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THE MOJ: Too many negative plays sink Lions in their season opener

Overreaction not the right option, but B.C. has to be better
B.C.’s Alexander Hollins tries to evade Toronto’s Benjie Franklin during Sunday night’s game at BMO Field in Toronto. The Argonauts beat the Lions 35-27 in the season opener for both teams. Steve Chang BC Lions

Despite holding a 20-6 lead in the second quarter, the B.C. Lions couldn’t finish the job against the Toronto Argonauts and dropped their season opener 35-27 Sunday night at BMO Field in Toronto.

“Too many negative plays to overcome for us. We did some good stuff but we have to stay away from those negative plays – whether it’s turnovers, losing yards or whatever that is. It came down to one of the teams making a couple of more plays to win the game and they did it. I like our team but we definitely have work to do,” Lions head coach Rick Campbell said afterwards.

Reading some of the comments on social media while flying home, I couldn’t help but think back on what Vancouver Canucks head coach Rick Tocchet and his staff emphasized all season long – reset and refocus every day.

Clearly some Lions fans need to listen to Tocchet.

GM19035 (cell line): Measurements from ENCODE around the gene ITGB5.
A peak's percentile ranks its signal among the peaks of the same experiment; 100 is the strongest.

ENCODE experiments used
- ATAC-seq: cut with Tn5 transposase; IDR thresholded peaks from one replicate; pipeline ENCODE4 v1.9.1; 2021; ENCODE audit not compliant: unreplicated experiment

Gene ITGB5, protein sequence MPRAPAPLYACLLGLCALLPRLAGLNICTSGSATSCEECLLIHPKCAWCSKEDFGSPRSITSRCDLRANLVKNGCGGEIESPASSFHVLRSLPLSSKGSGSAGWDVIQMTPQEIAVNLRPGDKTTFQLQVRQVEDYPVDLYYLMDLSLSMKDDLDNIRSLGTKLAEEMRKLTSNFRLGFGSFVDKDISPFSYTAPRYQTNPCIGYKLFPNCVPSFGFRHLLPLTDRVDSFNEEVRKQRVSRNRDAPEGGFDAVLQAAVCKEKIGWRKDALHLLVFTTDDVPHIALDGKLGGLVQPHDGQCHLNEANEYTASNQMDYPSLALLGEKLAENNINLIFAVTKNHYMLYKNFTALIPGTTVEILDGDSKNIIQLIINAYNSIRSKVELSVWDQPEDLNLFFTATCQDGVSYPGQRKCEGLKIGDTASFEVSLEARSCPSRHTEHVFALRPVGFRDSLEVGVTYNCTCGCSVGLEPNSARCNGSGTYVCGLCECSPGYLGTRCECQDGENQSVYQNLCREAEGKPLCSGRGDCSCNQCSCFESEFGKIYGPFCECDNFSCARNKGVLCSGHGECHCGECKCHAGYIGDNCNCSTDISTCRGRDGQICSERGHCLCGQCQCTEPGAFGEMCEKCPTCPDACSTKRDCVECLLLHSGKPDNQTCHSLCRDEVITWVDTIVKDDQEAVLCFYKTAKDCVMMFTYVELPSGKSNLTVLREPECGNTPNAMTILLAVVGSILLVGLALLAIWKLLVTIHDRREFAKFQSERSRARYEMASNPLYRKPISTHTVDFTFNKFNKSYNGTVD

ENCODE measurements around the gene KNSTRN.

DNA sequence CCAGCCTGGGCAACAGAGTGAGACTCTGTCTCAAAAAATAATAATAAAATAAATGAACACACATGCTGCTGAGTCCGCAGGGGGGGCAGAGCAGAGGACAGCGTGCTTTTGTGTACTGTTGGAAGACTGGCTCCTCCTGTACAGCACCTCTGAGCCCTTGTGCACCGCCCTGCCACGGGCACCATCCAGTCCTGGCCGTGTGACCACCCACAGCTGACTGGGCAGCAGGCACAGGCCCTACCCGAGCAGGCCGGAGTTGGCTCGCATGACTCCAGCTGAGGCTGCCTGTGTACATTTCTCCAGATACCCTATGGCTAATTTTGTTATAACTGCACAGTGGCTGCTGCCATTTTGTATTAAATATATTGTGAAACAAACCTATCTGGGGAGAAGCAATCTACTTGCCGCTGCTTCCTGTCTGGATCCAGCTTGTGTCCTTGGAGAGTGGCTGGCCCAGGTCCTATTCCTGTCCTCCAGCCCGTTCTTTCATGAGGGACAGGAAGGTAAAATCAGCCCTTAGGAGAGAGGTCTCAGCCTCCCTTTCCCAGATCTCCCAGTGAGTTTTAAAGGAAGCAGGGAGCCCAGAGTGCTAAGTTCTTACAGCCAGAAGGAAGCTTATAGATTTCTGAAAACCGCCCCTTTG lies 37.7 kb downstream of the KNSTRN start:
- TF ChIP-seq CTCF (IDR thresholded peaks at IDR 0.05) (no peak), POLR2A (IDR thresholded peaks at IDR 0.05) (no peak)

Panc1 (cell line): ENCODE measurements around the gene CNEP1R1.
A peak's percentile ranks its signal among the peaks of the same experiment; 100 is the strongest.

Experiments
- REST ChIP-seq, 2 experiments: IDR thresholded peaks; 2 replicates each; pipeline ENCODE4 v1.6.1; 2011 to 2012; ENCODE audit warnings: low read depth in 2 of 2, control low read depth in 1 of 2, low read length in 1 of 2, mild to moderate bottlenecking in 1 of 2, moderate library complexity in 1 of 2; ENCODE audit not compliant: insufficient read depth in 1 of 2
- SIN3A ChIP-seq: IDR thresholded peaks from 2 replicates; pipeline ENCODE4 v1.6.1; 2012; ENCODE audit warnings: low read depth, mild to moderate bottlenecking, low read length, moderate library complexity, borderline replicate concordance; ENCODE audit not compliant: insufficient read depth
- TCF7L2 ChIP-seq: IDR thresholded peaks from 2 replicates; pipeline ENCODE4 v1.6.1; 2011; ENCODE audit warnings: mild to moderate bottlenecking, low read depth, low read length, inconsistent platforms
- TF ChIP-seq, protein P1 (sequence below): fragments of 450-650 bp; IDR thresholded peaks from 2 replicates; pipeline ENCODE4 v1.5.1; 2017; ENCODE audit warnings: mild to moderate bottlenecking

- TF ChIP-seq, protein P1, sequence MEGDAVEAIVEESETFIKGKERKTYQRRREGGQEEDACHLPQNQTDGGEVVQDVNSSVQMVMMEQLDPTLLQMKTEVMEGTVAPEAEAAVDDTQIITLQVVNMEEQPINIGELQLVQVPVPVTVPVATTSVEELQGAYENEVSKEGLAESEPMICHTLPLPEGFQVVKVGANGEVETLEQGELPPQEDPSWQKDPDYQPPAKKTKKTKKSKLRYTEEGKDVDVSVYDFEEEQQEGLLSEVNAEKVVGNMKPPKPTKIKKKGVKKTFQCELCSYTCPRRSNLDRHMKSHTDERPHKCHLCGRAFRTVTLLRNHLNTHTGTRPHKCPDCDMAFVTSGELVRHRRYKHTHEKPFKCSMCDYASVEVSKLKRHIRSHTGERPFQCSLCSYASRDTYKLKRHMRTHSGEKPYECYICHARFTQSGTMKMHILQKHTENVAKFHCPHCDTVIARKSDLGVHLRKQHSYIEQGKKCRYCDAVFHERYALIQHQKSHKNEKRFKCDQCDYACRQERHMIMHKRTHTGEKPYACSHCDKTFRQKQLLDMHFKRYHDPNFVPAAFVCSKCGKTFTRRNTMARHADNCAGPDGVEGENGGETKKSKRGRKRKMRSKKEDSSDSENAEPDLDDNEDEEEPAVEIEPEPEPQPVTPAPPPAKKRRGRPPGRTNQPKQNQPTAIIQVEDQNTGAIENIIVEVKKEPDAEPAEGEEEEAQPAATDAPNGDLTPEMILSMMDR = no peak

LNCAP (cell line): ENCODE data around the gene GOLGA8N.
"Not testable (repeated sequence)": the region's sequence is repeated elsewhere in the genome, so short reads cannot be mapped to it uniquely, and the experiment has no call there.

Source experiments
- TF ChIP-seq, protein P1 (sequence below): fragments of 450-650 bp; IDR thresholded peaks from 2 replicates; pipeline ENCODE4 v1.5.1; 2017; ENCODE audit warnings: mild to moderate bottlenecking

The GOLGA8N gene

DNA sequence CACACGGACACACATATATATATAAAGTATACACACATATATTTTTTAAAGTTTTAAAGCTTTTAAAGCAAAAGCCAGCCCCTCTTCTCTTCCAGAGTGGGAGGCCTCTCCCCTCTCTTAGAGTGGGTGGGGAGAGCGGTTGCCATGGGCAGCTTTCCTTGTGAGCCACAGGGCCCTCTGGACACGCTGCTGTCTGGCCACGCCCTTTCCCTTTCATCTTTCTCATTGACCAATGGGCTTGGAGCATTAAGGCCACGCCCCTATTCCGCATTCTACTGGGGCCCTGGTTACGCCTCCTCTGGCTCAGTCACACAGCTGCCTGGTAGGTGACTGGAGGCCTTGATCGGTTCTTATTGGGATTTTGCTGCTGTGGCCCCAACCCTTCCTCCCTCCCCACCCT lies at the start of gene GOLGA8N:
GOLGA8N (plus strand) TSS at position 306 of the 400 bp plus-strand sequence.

Then again, there is a reason ESPN runs a feature during NFL season called Overreaction Monday.

Football fans are a passionate bunch and judging by the ‘overreaction’ on social media after the Lions loss in Toronto, it shows they’re invested heading into the 2024 season.

Most of the criticism – although over the top – was warranted.

The Lions offensive line got its fair share of disapproval as quarterback Vernon Adams Jr. was under siege most of the night resulting in six sacks for the Argos. Despite the constant pressure, Adams still managed to throw for 363 yards.

You also can’t ignore the fact that the Argos front four just may be the best in the CFL but the Lions still have to be better.

“We have to take care of him (Adams) better. There were too many hits on him tonight. We have to be better at that,” lamented Campbell.

The rebuilt defense, which was supposed to be better equipped to stop the run, gave up 120 yards rushing and also took its fair share of heat on social media.

Their performance wasn’t good enough, but again, the Argos offensive line is the best unit in the league.

Even Campbell and his staff came under fire with the team not being prepared to play the Argos.

Again, some criticisms were warranted while others were not.

Having Adams as your short yardage quarterback on third down is debatable. There is a reason why other CFL teams employ backup quarterbacks to handle those scenarios – namely to have the starter avoid taking some physical punishment in third-and-short situations.

Yet some of the criticism on social media was comical.

One online post ripped into Campbell for not attempting to kick a 47-yard field goal (opting to punt instead) while having kicker Sean Whyte later come on to successfully try a 52-yarder.

Maybe – just maybe - kicking into a ‘two-club’ wind and having that “two-club” wind behind you might have factored into Campbell’s decision-making process.